Monday, July 22, 2024

Motorized scooter meets SUV on the Cambridge-Somerville line June 21. (Photo: Marc Levy)

Setting the rules of the road gets more complicated the more things share that road, Cambridge leaders are finding. The complications were made abundantly clear at a Tuesday meeting of a City Council committee to discuss regulating micromobility devices such as e-scooters and e-bikes, particularly as they have an impact on pedestrians and people riding non-electric bicycles.

“There is some lack of clarity,” said Joan Pickett, chair of the council’s Transportation and Public Utilities Committee. The most likely course for the members, she said, is to fill “deficiencies in the regulations” about which modes of transportation belong where – in the streets, along a path or on a sidewalk – and at what speeds.

Other cities have become concerned by overly fast e-bikes, and e-scooters have been banned on some college campuses, though not at Harvard or MIT. In Massachusetts, laws limit e-bikes to 20 mph, and the rental system Bluebikes caps its devices at 18 mph.

But Brooke McKenna, Cambridge’s transportation commissioner, noted that speed restrictions elsewhere have led to more sidewalk riding. “There’s a fine balance between making sure you’re keeping the speeds low enough to be safe, but not so artificially low that you’re forcing people onto the sidewalk,” she said. She later said she doesn’t yet know precisely how enforcement policies for speeding would work for these devices.

Another issue is defining what, precisely, an e-bike is. In 2022, the state separated out “electric bicycles” from “motorized bicycles.” Motorized bicycles are considered motor vehicles that must be registered and are not permitted on paths and sidewalks; e-bikes are not. E-bikes must have functional pedals, and there is a 2004 law banning “motorized scooters” – which lack them – from being ridden at night, yet it’s not clear if current e-scooters fall under that law. Assistant city solicitor Evan Bjorklund said it can be hard to know what laws the city is and is not permitted to set for micromobility devices.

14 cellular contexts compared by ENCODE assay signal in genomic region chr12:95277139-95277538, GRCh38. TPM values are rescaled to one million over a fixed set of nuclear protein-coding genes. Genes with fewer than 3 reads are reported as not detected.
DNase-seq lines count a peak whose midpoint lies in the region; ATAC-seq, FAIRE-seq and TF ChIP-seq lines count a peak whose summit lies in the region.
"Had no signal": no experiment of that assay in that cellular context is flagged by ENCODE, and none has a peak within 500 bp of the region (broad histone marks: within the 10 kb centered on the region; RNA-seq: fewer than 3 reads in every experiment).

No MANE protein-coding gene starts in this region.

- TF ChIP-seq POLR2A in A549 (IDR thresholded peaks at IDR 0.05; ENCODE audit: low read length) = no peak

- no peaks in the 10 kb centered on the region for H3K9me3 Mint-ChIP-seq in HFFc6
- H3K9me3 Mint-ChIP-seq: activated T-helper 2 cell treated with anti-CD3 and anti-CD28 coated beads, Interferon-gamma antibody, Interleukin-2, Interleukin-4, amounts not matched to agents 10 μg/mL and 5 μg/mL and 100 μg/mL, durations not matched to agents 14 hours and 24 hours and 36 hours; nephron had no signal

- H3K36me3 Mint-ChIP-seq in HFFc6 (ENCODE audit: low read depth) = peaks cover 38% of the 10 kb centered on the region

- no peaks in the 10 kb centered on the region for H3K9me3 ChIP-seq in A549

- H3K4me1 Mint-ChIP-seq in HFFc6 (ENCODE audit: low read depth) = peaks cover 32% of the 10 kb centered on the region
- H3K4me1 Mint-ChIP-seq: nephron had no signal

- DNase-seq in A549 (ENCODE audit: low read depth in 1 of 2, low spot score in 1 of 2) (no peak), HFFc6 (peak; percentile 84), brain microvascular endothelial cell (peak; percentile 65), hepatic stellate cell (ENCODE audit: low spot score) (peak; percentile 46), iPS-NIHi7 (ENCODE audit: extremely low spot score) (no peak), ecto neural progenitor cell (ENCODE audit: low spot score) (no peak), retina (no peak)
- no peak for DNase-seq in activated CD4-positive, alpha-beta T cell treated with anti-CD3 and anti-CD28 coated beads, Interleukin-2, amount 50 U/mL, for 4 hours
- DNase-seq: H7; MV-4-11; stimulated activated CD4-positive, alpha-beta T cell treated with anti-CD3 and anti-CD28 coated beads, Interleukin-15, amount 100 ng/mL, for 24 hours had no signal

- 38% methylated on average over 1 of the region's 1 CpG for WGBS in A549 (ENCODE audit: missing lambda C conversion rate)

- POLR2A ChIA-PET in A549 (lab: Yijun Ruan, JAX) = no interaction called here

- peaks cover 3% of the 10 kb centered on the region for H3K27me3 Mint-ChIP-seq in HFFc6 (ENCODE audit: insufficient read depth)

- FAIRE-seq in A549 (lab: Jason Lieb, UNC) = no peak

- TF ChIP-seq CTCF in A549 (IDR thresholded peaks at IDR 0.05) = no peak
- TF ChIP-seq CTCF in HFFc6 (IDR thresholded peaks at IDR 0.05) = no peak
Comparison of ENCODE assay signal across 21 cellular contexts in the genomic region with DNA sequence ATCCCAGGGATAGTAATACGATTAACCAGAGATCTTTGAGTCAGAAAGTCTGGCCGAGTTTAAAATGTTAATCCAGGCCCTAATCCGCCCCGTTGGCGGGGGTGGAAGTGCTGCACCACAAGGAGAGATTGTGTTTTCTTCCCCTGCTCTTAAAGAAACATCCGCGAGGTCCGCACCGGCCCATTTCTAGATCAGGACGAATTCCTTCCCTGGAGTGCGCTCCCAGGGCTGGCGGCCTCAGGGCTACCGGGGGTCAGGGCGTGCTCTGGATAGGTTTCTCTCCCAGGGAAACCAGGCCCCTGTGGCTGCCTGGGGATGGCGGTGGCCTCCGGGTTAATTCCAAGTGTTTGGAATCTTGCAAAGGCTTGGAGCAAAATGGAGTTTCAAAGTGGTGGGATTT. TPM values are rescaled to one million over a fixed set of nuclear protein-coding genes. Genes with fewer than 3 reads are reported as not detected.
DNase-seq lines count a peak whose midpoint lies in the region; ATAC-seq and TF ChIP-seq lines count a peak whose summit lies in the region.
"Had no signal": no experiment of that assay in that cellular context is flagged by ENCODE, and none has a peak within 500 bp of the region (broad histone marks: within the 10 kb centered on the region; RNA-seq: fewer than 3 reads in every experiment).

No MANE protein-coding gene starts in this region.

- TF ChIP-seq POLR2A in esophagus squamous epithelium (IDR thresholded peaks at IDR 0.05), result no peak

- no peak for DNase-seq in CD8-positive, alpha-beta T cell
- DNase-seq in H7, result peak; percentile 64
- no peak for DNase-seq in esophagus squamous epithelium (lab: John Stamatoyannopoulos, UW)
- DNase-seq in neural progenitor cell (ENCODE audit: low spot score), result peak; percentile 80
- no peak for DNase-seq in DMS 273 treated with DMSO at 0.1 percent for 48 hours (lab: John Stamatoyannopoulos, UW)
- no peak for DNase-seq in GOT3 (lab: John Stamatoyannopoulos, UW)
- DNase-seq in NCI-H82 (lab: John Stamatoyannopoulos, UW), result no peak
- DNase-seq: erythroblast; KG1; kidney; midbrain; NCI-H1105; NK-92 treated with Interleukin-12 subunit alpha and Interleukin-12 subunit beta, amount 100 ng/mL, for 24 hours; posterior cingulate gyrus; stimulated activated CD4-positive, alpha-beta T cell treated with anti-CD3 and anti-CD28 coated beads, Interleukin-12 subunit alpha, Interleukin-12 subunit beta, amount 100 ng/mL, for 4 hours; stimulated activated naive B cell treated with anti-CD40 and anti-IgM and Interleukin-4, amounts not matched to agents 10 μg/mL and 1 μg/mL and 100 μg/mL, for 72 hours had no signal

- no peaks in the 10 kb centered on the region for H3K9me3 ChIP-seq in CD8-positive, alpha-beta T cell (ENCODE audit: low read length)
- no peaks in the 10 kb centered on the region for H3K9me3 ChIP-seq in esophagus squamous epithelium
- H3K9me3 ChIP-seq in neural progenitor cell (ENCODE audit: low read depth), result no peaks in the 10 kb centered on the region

Even the city’s presentation had conflicting messages, saying in one place that motorized bikes are allowed in bike lanes and on another page citing a state law that a city is “likely preempted from permitting motorized bicycles on bike paths or bike lanes.”

“I learned a lot, and I’m also confused,” councillor Patty Nolan said. “And I recognize why –because the state definitions and the laws have not really kept up with the scene we’re seeing on the ground in the city.”

Residents expressed their support for the devices. “Micro-mobility is an extremely equitable, sustainable and accessible way to get around the city,” said Cambridge resident Clyve Lawrence, who said he has begun biking significantly more after e-bikes became available to rent from Bluebikes.

McKenna said “There are a lot of people who only feel comfortable on an off-street path, and we want to make cycling or micromobility accessible to them as well.” Those paths make regional long-distance connections safe, assistant city manager for community development Iram Farooq added, suggesting it’s important that e-mobility be allowed in them.

City councillor Burhan Azeem pointed out that some paths are extremely narrow, such as the community path that goes through Somerville, and there’s no safe way for a pedestrian walking at 3 mph to share it safely with an e-bike going 20 mph.

Widening bike lanes to allow for passing, so e-bike riders “and regular bike riders can coexist peacefully,” is part of having “a less car-dependent town,” resident Cari Cesarotti said.

The deaths this month of bicyclists Minh-Thi Nguyen – a 24-year-old in Cesarotti’s department at MIT – and Kim Staley, 55, meant the question of “how do we regulate e-bikes and scooters is a little bit tangential to the main issue,” which is one of safety for those choosing not to use cars.

Resident Carolyn Fuller said, “It is not the electric bikes or scooters that I fear when I walk,” as she did to get to work in Cambridge every day for 35 years. “It is distracted car drivers and our increasingly dangerous intersections that I fear. If you’re concerned for my safety, you should start talking about how to enforce the traffic rules that are already on the books.”